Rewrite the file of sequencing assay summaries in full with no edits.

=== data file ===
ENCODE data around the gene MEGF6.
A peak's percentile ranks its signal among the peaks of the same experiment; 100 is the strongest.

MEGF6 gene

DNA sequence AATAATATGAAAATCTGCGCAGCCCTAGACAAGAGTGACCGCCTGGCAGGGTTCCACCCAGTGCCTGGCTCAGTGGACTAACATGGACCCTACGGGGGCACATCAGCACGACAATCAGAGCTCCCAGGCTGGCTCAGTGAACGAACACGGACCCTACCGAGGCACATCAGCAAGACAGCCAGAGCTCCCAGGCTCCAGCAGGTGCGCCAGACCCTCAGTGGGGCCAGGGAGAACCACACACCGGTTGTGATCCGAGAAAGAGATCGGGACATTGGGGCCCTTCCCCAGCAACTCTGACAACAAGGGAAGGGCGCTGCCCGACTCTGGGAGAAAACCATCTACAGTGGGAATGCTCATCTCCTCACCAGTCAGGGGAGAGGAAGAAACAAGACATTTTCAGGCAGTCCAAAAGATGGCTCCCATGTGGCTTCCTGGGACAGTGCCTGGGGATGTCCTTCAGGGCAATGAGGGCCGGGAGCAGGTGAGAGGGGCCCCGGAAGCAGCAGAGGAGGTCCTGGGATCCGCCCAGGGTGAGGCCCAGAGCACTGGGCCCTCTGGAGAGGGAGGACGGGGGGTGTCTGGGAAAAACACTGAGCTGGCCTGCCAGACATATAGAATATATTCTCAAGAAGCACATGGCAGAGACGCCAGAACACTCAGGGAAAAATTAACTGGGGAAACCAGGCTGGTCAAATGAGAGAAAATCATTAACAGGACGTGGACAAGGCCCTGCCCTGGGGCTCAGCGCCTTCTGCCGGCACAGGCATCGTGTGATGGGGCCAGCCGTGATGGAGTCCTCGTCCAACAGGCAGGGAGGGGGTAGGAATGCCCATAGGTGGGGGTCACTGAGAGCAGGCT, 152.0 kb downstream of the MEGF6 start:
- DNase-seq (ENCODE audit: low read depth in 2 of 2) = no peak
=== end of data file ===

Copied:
ENCODE data around the gene MEGF6.
A peak's percentile ranks its signal among the peaks of the same experiment; 100 is the strongest.

MEGF6 gene

DNA sequence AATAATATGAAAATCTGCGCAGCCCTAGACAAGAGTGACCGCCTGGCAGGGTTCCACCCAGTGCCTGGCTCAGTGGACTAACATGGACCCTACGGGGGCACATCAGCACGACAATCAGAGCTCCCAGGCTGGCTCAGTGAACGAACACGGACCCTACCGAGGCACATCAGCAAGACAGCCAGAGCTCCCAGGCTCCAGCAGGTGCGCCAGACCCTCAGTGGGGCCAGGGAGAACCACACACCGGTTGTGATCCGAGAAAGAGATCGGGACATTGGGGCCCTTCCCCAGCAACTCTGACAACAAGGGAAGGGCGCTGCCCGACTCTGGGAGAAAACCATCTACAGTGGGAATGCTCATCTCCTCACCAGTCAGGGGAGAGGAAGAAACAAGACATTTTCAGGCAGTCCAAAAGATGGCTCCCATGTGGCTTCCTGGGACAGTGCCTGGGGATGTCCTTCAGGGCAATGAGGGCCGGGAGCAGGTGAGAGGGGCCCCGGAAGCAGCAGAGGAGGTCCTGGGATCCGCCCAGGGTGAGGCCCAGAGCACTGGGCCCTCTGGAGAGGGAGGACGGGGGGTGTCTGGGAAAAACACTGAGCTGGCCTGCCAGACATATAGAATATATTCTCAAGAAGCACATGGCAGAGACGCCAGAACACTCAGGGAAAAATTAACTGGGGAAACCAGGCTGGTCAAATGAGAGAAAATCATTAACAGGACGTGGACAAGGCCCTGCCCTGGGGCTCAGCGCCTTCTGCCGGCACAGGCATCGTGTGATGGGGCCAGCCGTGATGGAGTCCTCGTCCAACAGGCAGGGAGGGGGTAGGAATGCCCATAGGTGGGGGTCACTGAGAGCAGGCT, 152.0 kb downstream of the MEGF6 start:
- DNase-seq (ENCODE audit: low read depth in 2 of 2) = no peak